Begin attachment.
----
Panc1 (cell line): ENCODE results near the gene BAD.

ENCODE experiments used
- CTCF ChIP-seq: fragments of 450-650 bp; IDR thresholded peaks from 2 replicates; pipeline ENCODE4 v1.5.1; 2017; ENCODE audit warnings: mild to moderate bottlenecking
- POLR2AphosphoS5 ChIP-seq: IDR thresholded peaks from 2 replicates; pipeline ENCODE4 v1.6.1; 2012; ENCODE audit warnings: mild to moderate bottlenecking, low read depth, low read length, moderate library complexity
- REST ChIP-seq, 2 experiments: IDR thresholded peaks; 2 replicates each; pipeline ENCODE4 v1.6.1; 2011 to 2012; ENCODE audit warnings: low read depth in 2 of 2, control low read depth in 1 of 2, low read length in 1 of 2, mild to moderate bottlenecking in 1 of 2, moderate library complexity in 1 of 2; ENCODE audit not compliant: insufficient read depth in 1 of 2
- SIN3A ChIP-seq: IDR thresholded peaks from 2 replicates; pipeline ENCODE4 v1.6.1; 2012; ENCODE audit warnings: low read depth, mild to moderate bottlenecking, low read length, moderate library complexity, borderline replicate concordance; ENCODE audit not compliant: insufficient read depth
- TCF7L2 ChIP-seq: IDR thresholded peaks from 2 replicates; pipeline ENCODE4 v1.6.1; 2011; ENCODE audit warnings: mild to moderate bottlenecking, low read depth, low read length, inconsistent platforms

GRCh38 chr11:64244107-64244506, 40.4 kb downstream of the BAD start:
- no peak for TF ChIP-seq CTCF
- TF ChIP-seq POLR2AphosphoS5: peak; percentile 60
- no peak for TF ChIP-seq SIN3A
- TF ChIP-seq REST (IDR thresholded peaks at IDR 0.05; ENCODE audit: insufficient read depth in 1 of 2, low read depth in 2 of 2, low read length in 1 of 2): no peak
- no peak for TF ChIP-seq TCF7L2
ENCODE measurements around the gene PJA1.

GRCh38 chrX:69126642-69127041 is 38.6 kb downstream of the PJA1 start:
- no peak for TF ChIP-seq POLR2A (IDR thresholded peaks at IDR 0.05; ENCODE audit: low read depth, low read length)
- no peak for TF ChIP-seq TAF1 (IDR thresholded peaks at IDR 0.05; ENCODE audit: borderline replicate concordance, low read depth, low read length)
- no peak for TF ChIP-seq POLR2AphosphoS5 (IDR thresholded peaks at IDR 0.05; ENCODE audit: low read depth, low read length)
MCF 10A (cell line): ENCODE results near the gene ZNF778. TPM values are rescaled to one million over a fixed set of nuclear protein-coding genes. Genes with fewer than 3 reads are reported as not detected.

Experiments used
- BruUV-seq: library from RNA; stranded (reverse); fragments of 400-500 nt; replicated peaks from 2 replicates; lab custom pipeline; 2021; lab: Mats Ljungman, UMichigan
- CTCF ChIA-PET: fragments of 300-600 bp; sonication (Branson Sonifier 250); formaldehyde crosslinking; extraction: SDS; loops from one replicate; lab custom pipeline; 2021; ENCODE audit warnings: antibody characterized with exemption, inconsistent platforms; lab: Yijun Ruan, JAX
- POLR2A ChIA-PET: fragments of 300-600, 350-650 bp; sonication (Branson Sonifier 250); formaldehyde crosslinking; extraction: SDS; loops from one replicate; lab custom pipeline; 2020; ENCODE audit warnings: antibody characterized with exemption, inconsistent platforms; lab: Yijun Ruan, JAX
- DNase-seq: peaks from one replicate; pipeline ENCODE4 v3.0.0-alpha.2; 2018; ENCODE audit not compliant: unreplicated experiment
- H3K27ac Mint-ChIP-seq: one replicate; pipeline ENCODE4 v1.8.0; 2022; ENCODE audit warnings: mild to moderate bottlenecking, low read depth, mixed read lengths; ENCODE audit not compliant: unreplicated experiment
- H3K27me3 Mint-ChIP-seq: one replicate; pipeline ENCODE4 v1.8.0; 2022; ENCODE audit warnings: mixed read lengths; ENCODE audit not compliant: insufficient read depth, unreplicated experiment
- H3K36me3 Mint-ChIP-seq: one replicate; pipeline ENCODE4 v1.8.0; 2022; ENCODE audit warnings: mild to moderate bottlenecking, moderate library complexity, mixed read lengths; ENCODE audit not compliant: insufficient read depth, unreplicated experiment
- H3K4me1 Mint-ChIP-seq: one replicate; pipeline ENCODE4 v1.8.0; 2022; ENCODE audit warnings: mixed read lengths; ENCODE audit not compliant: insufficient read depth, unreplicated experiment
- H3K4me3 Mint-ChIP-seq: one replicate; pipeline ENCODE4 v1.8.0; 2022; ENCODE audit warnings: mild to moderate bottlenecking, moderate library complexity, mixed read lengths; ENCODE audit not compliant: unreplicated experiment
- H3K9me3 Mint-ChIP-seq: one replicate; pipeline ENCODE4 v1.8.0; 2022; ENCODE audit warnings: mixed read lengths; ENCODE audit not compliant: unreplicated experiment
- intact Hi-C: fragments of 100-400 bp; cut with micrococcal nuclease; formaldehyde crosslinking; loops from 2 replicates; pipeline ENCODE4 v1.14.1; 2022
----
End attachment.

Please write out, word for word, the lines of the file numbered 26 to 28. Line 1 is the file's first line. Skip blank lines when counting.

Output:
- H3K27me3 Mint-ChIP-seq: one replicate; pipeline ENCODE4 v1.8.0; 2022; ENCODE audit warnings: mixed read lengths; ENCODE audit not compliant: insufficient read depth, unreplicated experiment
- H3K36me3 Mint-ChIP-seq: one replicate; pipeline ENCODE4 v1.8.0; 2022; ENCODE audit warnings: mild to moderate bottlenecking, moderate library complexity, mixed read lengths; ENCODE audit not compliant: insufficient read depth, unreplicated experiment
- H3K4me1 Mint-ChIP-seq: one replicate; pipeline ENCODE4 v1.8.0; 2022; ENCODE audit warnings: mixed read lengths; ENCODE audit not compliant: insufficient read depth, unreplicated experiment